Last edited by DRush76, Sep 3, 2013
  17. MOC Yak Face Moderator, Classic Trilogy

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    In times of war, the Jedi, in their military capacity, would surely be sanctioned to use force against the enemy, and that force may involve dueling.
    Last edited by MOC Yak Face, Sep 3, 2013
  18. DRush76 Force Ghost

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    Yoda was trying to kill the leader of the Galactic Empire. There was no rebellion going on at the time. And the Clone Wars was over. I don't think your argument would hold water with the Senate.
  19. Iron_lord Chosen One

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    Sep 2, 2012
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    Strictly, while the Separatist leadership may have been dead by the point Yoda attacked Palpatine, and their droids shut down, there were plenty of nondroid holdouts still fighting.

    Not to mention that Palpatine is also the shadow leader of the Separatists- as Dooku's master.
  20. Darth Gartin Jedi Youngling

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    It probably wouldn't have held water in the senate but that was a sacrifice they were willing to make. Sidious had control of everything and was way to dangerous and evil to be kept alive. They where gonna try to kill him regardless of the consequences.
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  21. darthfettus2015 Jedi Grand Master

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    Nov 15, 2012
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    I always wonder what would have happened if he had allowed Anakin to be part of the arrest of Palpatine? Would Anakin have killed the Sith at that point or was he already too far gone at that point. Its interesting to say when the point of no return was for Anakin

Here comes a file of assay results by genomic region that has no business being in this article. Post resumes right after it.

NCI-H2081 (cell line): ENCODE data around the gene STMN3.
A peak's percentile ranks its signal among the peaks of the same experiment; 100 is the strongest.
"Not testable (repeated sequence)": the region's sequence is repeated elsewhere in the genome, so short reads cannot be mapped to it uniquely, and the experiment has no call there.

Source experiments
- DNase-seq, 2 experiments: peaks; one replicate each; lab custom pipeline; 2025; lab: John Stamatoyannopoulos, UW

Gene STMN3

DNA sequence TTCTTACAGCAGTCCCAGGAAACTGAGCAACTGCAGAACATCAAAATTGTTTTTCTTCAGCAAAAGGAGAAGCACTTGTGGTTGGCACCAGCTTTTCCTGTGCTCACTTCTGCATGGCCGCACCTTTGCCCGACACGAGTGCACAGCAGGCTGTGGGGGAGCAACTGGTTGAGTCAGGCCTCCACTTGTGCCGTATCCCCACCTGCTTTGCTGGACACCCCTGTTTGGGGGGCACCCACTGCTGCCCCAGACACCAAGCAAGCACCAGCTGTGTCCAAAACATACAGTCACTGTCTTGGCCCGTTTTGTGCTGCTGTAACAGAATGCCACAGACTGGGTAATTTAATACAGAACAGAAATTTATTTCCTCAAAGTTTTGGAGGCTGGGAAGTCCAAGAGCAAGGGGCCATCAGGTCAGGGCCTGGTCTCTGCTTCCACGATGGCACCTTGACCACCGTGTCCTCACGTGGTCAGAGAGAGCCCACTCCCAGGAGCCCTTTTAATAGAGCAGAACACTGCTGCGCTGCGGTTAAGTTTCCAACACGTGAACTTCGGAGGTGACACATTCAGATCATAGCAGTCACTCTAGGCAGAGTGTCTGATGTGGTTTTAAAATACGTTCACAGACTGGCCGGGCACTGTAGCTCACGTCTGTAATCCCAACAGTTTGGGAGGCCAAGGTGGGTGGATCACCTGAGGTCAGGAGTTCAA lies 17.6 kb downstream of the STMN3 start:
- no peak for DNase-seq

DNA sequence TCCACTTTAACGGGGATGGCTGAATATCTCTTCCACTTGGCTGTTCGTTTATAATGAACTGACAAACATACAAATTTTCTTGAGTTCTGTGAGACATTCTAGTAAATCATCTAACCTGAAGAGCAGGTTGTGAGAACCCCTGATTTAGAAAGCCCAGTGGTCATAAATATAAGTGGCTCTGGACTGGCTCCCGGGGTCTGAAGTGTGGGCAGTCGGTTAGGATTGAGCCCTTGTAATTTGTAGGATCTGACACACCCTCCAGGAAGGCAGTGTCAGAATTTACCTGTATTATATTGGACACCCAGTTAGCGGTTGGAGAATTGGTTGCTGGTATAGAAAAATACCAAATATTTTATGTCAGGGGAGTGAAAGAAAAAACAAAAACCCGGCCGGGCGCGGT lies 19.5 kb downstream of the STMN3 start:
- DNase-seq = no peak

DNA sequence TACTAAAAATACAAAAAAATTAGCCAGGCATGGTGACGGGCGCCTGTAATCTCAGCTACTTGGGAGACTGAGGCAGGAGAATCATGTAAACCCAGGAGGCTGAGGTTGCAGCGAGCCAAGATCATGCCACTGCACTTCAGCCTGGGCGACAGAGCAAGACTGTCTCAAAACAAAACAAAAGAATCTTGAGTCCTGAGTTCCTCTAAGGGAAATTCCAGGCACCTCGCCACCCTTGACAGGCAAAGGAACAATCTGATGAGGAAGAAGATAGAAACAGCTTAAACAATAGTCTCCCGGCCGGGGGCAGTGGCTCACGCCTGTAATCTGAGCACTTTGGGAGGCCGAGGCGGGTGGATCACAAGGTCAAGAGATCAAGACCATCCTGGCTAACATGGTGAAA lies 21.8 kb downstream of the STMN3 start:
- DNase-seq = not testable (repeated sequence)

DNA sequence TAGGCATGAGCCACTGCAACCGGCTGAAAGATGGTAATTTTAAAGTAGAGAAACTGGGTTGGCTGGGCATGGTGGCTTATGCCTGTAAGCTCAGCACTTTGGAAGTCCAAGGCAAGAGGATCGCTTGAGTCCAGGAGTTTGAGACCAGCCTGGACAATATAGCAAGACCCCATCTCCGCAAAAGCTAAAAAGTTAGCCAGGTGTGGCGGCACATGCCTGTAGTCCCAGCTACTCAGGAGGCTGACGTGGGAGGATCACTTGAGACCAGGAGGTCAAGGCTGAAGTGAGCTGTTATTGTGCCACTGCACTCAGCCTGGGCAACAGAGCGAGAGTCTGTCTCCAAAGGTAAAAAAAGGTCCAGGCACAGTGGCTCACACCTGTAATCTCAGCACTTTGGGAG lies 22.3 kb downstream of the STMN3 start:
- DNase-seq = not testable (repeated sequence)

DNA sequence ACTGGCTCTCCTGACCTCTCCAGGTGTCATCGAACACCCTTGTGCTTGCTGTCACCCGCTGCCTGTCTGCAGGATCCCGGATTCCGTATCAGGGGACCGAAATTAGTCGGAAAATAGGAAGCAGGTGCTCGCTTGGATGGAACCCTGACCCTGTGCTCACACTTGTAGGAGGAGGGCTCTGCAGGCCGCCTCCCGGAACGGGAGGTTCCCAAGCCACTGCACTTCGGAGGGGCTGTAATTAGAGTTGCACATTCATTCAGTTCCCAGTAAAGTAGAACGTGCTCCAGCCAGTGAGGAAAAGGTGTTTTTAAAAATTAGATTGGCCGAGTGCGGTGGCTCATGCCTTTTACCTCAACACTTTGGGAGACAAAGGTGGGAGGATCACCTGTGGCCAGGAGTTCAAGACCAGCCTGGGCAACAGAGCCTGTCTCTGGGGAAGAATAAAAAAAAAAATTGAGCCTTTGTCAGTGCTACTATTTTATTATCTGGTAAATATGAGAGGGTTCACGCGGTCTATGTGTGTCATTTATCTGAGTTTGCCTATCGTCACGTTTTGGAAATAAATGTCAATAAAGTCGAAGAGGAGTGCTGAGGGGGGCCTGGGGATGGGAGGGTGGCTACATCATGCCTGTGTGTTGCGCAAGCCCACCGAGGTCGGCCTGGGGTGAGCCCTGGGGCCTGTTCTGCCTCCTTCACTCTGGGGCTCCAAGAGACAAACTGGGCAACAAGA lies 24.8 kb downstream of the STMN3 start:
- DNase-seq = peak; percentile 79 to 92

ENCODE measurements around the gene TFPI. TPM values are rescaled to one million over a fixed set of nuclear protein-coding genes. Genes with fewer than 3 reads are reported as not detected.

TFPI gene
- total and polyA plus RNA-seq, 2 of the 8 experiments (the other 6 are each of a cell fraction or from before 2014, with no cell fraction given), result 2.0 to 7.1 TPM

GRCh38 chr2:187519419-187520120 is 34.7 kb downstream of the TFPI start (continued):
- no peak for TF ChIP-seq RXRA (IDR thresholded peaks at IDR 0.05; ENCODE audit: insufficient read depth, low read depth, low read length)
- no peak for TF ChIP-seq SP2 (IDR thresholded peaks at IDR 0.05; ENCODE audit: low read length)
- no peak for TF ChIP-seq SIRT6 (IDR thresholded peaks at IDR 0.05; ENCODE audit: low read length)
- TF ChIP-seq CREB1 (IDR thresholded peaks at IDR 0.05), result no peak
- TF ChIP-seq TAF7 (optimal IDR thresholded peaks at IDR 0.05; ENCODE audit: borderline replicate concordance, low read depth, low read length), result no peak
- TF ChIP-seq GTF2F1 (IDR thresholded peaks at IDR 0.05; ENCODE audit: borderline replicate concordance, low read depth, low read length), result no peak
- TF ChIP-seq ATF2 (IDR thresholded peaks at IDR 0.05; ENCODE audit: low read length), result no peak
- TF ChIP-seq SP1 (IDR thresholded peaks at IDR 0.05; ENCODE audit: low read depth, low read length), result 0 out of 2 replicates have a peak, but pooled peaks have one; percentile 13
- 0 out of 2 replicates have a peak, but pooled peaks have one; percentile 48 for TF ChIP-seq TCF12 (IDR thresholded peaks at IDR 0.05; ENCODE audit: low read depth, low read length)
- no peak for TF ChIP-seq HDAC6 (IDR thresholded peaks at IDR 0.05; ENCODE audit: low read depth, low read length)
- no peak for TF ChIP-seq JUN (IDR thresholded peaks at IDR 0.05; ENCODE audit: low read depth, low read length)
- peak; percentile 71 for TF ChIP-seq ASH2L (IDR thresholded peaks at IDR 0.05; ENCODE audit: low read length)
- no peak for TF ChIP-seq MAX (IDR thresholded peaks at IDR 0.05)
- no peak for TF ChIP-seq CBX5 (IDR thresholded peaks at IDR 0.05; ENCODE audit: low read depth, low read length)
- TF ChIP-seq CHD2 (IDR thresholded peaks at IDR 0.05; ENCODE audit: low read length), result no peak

Last edited by darthfettus2015, Sep 5, 2013
  22. DRush76 Force Ghost

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    Jan 25, 2008
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    A sacrifice? I guess I cannot regard Yoda and Obi-Wan's actions in a positive light. One, they achieved nothing, other than ensuring that Anakin and Padme's twins remain hidden. Two, they failed to sense that the game - so to speak- was over for the Jedi at this point. Even if they had succeeded in killing Palpatine and Anakin, I have doubts that their actions would have any good consequences for the remaining Jedi. And three, they were too stupid to realize that evil will always exist, just as good will. Neither the Jedi or the Sith seem capable of completely destroying their enemy, despite their efforts. And I believe the reason is that Palpatine was right - the two orders were two sides of one coin. Palpatine managed to use this argument as means to seduce Anakin to the Sith way of thinking. But he obviously did not practice what he had preached. Like the Jedi, he seemed to think that the only way for Force users of his kind can exist is by the extermination of the opposition. That's like destroying one half of one's self.